Sus chords are particularly common in pop music. Sus is an abbreviation of ´suspension ´. In a theoretical aspect what’s happening with the chord when you add sus to it are that the third note in the scale (i.e. the second note in the chord) is flattened or raised one step. There are sus2 and sus4 chords. In the first case, the note is flattened and in the second case it’s raised.
The C chord consists of the notes C, E and G. In a Csus2 chord the E note changes to D and in a Csus4 the E note subsequently changes to F. One more thing: sometimes the name of the chord is written as "Csus" without any 2 or 4. In this case, you should treat it as a Csus4.
Common sus chords
How to use the sus chords
As always in music there’s many ways to tackle things. A very common procedure, however, concerning these chords are to alternate between the original chord and the sus chord of the same root note. For example: D to Dsus and back to D.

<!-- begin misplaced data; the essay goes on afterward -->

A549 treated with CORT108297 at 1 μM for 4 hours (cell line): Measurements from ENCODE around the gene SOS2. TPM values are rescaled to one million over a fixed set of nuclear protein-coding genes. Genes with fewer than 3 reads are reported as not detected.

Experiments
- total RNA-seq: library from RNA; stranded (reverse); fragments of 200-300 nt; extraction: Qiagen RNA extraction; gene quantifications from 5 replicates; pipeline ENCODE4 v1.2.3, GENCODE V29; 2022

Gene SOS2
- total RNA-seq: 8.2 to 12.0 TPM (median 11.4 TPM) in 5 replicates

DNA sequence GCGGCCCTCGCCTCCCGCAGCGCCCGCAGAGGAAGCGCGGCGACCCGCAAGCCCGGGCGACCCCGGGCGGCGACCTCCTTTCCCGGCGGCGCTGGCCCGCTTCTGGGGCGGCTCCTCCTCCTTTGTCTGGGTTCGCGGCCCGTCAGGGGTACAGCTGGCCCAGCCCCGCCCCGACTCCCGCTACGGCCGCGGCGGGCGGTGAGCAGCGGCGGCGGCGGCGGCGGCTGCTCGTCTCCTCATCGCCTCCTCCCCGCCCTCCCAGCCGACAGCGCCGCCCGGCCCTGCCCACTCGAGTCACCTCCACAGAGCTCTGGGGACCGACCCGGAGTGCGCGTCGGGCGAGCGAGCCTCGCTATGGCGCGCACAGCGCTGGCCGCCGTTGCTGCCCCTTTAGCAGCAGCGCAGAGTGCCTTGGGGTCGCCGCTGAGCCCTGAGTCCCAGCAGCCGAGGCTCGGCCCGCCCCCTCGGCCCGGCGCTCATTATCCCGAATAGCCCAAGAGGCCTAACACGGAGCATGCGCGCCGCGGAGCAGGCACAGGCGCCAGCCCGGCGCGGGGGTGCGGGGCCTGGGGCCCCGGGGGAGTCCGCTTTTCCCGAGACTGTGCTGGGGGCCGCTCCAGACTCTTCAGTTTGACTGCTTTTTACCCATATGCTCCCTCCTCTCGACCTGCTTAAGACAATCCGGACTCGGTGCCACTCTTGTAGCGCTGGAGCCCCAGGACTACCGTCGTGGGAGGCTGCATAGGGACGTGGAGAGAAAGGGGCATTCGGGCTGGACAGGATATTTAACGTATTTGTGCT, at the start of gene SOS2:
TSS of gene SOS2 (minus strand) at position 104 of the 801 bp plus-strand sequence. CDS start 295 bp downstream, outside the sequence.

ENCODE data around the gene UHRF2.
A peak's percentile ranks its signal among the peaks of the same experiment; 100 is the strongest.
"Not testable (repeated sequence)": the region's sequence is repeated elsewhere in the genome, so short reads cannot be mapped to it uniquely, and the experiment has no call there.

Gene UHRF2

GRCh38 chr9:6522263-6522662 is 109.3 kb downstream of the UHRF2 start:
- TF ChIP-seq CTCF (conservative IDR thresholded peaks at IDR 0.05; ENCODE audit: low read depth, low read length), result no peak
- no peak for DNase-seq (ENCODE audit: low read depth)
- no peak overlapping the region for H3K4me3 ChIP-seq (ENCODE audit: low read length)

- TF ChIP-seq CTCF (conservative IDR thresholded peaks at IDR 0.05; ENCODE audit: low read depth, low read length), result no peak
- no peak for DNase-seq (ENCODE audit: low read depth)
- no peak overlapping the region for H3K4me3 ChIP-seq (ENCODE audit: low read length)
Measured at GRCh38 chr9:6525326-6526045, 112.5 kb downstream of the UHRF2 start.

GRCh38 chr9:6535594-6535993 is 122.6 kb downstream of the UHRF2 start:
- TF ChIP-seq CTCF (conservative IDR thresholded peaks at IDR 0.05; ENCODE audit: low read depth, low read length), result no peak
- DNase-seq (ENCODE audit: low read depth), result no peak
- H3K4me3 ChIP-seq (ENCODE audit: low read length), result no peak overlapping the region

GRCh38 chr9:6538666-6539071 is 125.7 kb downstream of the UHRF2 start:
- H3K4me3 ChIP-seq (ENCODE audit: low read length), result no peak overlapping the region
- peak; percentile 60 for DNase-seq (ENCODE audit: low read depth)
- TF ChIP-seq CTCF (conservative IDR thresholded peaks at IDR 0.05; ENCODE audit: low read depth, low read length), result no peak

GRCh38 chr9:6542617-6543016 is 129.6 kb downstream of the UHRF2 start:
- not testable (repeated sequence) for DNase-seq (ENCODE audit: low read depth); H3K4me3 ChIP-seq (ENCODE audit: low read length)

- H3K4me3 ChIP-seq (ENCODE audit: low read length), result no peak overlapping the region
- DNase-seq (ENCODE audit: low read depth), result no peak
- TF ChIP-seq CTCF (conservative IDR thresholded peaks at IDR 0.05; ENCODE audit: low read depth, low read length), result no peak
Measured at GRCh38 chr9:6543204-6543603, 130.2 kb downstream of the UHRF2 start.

A specific figure is: D – Dsus4 – D – Dsus2 – D.
(This one can be found in the intro of Bob Dylan’s “Mr. Tambourine Man”.)
Another figure is: A – Asus2 – A – Asus4 – A – Asus2 – A.
(This riff can be heard in the Tom Petty song “Feel a Whole Lot Better”.)
A chord progression you can try out to get a sense of how the sus chords can function together with its original chord is: E – Esus4 – E – D – Dsus4 – D – A – Asus4 – A – E.
So when using sus chords you are normally not substituting the major chord with it, but instead using it together with a major chord. So instead for a progression like Dsus4 - A - G, it will often sound better with a progression like D - Dsus4 - A - G. The same case is that instead for G - A - Dsus4 it’s more common to play like G - A - D - Dsus4 - D.
One important thing to think of when you are playing these kinds of chord progressions is to avoid lifting all your fingers when the chord changes (from major to sus and vice versa). If you are using the correct fingerings you just have to lift one finger or add a finger depending on the chord (see easy chords for diagrams).